easyJet’s CEO has warned the UK Government that COVID-19 tests should not be a condition of travel as England hopes to reopen its borders gradually. The comments come after Prime Minister Boris Johnson gave a speech on the country’s reopening road map.
Following the strictest border restrictions yet, most are keen to see the resumption of travel. Some of these may be tourists desperate to escape lockdown. However, the one group looking forward to the resumption of travel more than most is the airline industry. As a result of the current travel restrictions, flights to and from the UK are at historic low numbers.
Against testing for all
Today, easyJet’s CEO, Johan Lundgren, came out against compulsory testing for all passengers heading to the United Kingdom. According to Reuters, he told the BBC that requiring these tests would add costs and complexity to travel. He said that quite often, COVID-19 tests can cost more than flights.
There is a risk that such a requirement could create an additional barrier to travel, given the work that low-cost carriers have undertaken to make travel more accessible. While the costs associated may be manageable for some individuals, they will quickly rack up for families.
Entering England from a non-red-list country currently entails test costs of £210 per person. Now, for a family of four where all are required to be tested, this instantly puts the price of a trip up by £840, assuming this price would stick. Even if it drops to perhaps £50, this still sets a family back £200.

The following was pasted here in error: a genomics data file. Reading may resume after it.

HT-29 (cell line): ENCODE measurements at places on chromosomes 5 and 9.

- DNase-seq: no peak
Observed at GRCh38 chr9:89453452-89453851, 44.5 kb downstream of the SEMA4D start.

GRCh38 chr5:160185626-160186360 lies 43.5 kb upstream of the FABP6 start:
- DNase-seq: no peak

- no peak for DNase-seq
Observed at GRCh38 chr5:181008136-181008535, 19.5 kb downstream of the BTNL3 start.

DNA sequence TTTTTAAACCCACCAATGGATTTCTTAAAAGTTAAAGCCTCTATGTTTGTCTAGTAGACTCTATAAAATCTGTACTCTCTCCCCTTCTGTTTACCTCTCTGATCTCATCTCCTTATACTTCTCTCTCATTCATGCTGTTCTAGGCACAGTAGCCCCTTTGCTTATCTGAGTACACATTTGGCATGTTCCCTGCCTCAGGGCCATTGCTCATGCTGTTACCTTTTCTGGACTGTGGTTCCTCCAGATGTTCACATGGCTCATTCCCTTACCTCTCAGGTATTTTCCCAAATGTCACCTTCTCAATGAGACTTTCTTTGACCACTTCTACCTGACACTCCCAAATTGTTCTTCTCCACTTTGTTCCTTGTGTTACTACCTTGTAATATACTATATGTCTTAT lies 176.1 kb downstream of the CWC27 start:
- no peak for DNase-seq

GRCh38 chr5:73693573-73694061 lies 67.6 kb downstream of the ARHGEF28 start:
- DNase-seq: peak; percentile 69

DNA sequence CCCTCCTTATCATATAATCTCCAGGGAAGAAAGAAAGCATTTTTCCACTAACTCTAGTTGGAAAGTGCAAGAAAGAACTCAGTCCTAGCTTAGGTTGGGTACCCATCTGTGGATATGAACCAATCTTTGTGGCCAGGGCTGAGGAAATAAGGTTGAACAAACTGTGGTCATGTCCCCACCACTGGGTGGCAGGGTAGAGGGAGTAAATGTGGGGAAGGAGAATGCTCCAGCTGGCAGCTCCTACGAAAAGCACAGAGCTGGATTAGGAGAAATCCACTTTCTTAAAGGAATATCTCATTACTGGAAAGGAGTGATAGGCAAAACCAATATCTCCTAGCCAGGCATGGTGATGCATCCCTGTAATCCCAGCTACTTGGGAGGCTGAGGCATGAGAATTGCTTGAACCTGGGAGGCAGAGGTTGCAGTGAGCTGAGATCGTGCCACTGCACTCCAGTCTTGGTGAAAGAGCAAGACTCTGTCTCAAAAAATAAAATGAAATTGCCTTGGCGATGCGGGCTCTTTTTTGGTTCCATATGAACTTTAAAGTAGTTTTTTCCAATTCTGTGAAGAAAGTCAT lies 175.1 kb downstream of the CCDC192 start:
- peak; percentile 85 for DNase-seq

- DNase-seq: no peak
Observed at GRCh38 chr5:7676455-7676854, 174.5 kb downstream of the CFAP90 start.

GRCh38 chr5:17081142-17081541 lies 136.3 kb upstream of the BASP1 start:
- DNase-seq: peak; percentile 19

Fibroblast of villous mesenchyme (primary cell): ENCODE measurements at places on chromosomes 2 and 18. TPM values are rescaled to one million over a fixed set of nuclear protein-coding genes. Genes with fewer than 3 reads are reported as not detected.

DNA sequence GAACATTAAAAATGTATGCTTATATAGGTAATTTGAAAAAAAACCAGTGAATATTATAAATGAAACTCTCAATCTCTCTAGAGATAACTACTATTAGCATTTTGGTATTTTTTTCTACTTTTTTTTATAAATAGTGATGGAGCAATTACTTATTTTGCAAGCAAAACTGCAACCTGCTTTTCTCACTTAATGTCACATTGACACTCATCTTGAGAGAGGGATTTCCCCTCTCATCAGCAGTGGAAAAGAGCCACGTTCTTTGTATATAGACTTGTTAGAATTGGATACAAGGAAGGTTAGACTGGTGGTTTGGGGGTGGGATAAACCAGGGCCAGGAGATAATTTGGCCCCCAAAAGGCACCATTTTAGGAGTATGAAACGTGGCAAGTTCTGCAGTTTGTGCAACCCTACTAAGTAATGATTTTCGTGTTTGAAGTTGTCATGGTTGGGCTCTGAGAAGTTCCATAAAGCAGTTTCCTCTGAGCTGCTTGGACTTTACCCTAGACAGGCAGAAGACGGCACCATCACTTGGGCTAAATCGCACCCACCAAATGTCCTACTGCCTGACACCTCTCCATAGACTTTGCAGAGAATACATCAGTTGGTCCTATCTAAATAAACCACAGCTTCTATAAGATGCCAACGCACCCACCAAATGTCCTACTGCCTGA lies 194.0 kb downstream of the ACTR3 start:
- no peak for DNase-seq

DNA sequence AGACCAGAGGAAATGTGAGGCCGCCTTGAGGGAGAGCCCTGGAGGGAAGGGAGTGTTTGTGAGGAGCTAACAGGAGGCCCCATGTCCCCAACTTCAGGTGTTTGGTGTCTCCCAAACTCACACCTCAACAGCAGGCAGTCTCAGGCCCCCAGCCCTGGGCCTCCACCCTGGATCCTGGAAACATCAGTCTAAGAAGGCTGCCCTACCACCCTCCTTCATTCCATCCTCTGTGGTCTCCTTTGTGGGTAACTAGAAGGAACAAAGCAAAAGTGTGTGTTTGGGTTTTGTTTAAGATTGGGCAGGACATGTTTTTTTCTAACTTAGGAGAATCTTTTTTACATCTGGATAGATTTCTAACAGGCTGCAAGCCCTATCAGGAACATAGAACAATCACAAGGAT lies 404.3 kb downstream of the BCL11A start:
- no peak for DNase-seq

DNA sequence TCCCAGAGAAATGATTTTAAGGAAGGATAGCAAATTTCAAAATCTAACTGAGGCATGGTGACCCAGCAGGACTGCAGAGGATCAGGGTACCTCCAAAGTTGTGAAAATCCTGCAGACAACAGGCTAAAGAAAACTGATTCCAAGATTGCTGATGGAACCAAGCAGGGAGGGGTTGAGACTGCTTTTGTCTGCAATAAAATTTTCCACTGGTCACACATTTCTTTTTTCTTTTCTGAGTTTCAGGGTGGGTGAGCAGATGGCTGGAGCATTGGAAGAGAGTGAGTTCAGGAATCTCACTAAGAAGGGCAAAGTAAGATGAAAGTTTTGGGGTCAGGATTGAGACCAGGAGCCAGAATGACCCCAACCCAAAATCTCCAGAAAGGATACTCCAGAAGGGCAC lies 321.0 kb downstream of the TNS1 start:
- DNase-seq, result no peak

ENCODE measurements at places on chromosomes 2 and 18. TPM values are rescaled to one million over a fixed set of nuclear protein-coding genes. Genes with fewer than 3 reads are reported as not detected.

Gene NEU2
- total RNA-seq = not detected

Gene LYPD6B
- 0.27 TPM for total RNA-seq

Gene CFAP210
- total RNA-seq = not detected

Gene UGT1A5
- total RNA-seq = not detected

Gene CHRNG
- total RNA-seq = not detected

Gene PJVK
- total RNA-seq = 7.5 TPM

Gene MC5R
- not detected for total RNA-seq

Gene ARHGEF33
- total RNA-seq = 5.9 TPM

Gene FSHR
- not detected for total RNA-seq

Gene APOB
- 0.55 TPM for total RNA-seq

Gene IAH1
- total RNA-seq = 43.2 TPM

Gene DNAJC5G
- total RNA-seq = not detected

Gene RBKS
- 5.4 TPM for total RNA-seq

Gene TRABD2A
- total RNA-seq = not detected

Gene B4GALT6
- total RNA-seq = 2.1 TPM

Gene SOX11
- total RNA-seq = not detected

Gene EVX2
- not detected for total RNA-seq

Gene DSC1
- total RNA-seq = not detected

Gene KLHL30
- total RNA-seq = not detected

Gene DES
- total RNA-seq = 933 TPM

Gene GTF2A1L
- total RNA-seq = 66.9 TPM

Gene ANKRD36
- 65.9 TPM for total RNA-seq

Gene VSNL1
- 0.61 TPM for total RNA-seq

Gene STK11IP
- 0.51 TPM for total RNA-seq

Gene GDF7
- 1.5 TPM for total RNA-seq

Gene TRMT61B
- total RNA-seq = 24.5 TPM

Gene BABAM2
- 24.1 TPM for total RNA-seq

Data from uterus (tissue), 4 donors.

Commenting on this, Lundgren said,
“[Requiring tests] means that you wouldn’t open up international travel for everyone, you would open up for those who could afford to pay it.”
What’s the latest regarding international travel?
For the time being, all non-essential travel from the UK remains illegal, with fines of up to £5,000 possible. However, the United Kingdom is taking steps to reopen domestically. On Monday, things such as beer gardens and zoos are set to reopen.
During his speech yesterday, Prime Minister Boris Johnson was expected to outline how the government would handle a return to international travel. However, this was noticeably absent from his sort speech.
A roadmap update shared by the government yesterday mentioned that the government is keen to see a return to non-essential travel as soon as possible, adding that they hope to enable people to take summer holidays this year. However, it added,
“Given the state of the pandemic abroad, and the progress of vaccination programmes in other countries, we are not yet in a position to confirm that non-essential international travel can resume from [May 17th].”